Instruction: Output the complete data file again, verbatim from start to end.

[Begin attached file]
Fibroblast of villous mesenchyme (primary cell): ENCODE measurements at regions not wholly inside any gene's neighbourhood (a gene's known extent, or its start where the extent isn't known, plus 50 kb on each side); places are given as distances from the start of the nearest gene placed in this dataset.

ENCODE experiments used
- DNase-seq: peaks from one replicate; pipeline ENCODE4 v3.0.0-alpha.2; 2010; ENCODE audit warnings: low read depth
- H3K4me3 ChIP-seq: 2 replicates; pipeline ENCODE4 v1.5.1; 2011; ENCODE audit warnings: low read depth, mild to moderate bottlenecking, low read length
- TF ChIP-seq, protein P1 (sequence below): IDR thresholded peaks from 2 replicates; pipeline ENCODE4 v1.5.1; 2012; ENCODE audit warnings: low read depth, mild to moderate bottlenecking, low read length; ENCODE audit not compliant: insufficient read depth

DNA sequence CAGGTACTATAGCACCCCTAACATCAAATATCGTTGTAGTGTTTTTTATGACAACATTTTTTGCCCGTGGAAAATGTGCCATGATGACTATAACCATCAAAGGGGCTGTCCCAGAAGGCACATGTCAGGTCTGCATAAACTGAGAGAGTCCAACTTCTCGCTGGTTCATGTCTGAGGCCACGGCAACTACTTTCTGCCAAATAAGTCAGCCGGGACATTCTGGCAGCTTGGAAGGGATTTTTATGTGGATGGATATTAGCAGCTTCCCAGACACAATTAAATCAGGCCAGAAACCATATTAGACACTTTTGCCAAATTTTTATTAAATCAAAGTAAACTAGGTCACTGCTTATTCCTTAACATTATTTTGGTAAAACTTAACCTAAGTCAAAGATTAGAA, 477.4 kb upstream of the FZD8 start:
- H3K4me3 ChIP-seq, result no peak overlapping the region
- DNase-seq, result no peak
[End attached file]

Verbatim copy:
Fibroblast of villous mesenchyme (primary cell): ENCODE measurements at regions not wholly inside any gene's neighbourhood (a gene's known extent, or its start where the extent isn't known, plus 50 kb on each side); places are given as distances from the start of the nearest gene placed in this dataset.

ENCODE experiments used
- DNase-seq: peaks from one replicate; pipeline ENCODE4 v3.0.0-alpha.2; 2010; ENCODE audit warnings: low read depth
- H3K4me3 ChIP-seq: 2 replicates; pipeline ENCODE4 v1.5.1; 2011; ENCODE audit warnings: low read depth, mild to moderate bottlenecking, low read length
- TF ChIP-seq, protein P1 (sequence below): IDR thresholded peaks from 2 replicates; pipeline ENCODE4 v1.5.1; 2012; ENCODE audit warnings: low read depth, mild to moderate bottlenecking, low read length; ENCODE audit not compliant: insufficient read depth

DNA sequence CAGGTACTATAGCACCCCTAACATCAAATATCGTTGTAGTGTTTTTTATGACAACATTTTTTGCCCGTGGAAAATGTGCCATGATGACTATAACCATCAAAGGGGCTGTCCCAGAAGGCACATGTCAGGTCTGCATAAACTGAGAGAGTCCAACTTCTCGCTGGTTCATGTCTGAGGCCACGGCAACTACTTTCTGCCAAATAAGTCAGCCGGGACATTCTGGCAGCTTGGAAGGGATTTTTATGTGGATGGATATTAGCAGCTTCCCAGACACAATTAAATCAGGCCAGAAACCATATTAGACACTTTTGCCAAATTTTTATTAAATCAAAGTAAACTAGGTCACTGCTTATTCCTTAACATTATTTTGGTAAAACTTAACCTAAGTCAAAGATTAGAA, 477.4 kb upstream of the FZD8 start:
- H3K4me3 ChIP-seq, result no peak overlapping the region
- DNase-seq, result no peak